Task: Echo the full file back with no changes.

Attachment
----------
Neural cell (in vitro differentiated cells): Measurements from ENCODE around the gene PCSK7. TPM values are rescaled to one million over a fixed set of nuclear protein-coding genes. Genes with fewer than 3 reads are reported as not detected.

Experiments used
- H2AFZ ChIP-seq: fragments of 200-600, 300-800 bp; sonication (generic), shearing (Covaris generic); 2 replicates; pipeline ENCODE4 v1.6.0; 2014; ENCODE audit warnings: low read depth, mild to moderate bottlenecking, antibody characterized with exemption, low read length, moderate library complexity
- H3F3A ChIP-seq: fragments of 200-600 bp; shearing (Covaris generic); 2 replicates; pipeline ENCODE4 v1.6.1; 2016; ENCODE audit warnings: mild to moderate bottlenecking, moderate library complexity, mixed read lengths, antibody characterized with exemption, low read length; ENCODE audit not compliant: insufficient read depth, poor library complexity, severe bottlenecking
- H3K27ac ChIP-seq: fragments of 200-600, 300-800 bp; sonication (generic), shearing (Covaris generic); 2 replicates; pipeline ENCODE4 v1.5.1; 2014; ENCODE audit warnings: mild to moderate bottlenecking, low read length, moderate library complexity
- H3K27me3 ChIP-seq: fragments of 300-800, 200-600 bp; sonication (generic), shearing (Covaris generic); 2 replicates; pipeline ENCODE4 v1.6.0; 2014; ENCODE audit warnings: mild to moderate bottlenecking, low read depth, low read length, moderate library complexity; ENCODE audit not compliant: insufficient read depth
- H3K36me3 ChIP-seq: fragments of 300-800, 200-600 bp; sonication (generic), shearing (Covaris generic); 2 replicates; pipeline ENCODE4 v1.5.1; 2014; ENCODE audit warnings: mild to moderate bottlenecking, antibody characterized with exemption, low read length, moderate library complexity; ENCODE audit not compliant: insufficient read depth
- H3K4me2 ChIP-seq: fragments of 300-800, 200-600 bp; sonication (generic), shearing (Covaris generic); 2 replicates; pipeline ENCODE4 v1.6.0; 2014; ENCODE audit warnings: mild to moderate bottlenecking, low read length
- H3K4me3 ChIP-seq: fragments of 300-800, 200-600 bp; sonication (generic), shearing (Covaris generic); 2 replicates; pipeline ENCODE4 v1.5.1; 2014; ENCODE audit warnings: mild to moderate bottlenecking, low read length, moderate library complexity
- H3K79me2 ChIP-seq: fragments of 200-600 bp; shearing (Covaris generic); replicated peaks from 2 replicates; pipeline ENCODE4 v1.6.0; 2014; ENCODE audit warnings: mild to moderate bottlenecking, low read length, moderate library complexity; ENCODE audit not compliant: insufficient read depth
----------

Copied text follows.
Neural cell (in vitro differentiated cells): Measurements from ENCODE around the gene PCSK7. TPM values are rescaled to one million over a fixed set of nuclear protein-coding genes. Genes with fewer than 3 reads are reported as not detected.

Experiments used
- H2AFZ ChIP-seq: fragments of 200-600, 300-800 bp; sonication (generic), shearing (Covaris generic); 2 replicates; pipeline ENCODE4 v1.6.0; 2014; ENCODE audit warnings: low read depth, mild to moderate bottlenecking, antibody characterized with exemption, low read length, moderate library complexity
- H3F3A ChIP-seq: fragments of 200-600 bp; shearing (Covaris generic); 2 replicates; pipeline ENCODE4 v1.6.1; 2016; ENCODE audit warnings: mild to moderate bottlenecking, moderate library complexity, mixed read lengths, antibody characterized with exemption, low read length; ENCODE audit not compliant: insufficient read depth, poor library complexity, severe bottlenecking
- H3K27ac ChIP-seq: fragments of 200-600, 300-800 bp; sonication (generic), shearing (Covaris generic); 2 replicates; pipeline ENCODE4 v1.5.1; 2014; ENCODE audit warnings: mild to moderate bottlenecking, low read length, moderate library complexity
- H3K27me3 ChIP-seq: fragments of 300-800, 200-600 bp; sonication (generic), shearing (Covaris generic); 2 replicates; pipeline ENCODE4 v1.6.0; 2014; ENCODE audit warnings: mild to moderate bottlenecking, low read depth, low read length, moderate library complexity; ENCODE audit not compliant: insufficient read depth
- H3K36me3 ChIP-seq: fragments of 300-800, 200-600 bp; sonication (generic), shearing (Covaris generic); 2 replicates; pipeline ENCODE4 v1.5.1; 2014; ENCODE audit warnings: mild to moderate bottlenecking, antibody characterized with exemption, low read length, moderate library complexity; ENCODE audit not compliant: insufficient read depth
- H3K4me2 ChIP-seq: fragments of 300-800, 200-600 bp; sonication (generic), shearing (Covaris generic); 2 replicates; pipeline ENCODE4 v1.6.0; 2014; ENCODE audit warnings: mild to moderate bottlenecking, low read length
- H3K4me3 ChIP-seq: fragments of 300-800, 200-600 bp; sonication (generic), shearing (Covaris generic); 2 replicates; pipeline ENCODE4 v1.5.1; 2014; ENCODE audit warnings: mild to moderate bottlenecking, low read length, moderate library complexity
- H3K79me2 ChIP-seq: fragments of 200-600 bp; shearing (Covaris generic); replicated peaks from 2 replicates; pipeline ENCODE4 v1.6.0; 2014; ENCODE audit warnings: mild to moderate bottlenecking, low read length, moderate library complexity; ENCODE audit not compliant: insufficient read depth